Even male freethinkers faced legal opposition due to the Free Love association.   American physician Charles Knowlton generated a firestorm of controversy when he published a book titled The Fruits of Philosophy, or the Private Companion of Young Married People in 1830.    Though the first edition of the book was only shown to Knowlton's patients in Ashfield, Massachusetts, it was the second edition of the book published in 1832 that would generate controversy due to its wider circulation.   Along with being an all-purpose guide to sexuality (including advice on impotence and other sexual problems, the also described different birth control methods.   Much as with Fanny Wright's message, Knowlton's insistence that women should be allowed to take charge of their own fertility was enough for him to be charged with obscenity.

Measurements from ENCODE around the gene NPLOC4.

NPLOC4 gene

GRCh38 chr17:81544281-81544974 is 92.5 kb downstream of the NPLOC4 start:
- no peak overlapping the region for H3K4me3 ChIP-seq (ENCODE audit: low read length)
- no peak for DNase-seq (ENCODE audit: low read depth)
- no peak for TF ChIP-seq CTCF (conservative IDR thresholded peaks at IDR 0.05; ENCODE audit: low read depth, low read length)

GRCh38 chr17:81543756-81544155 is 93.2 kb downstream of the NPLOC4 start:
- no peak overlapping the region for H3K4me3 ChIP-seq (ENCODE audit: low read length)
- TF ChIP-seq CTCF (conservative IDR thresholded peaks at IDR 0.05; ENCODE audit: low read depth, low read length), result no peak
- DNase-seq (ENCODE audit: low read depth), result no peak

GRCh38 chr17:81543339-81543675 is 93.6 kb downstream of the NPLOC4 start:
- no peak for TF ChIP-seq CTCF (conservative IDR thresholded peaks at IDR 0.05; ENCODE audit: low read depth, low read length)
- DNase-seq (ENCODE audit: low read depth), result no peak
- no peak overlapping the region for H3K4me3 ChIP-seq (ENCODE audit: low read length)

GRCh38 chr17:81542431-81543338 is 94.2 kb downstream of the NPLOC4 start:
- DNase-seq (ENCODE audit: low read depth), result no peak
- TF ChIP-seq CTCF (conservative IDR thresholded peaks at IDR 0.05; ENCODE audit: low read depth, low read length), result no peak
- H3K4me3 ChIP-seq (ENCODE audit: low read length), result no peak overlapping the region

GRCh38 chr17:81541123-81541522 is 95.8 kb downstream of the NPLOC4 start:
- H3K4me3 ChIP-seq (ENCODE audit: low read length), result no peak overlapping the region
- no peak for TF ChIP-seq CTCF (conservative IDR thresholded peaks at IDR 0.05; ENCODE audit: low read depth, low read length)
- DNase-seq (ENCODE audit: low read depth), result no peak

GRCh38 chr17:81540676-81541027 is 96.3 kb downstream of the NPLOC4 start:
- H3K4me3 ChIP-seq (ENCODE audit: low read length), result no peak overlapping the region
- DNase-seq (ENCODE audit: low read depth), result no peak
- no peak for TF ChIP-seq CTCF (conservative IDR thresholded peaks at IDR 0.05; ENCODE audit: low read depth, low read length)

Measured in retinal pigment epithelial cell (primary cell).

A local minister, Mason Grosvenor, began a campaign against accused Knowlton of contributing to "ifidelity and licentiousness".   The resulting legal storm would lead to Charles Knowlton being sentenced to three months "hard labour" and a heavy fine.    Not being satisfied with the light sentence Knowlton received, Grosvenor filed another complaint against the doctor in Franklin County.   After two acquittals, the charges were dropped and Grosvenor left town.  As for the book's publisher, Abner Kneeland, he would later be tried for blasphemy with Knowlton's book being part of the evidence against him.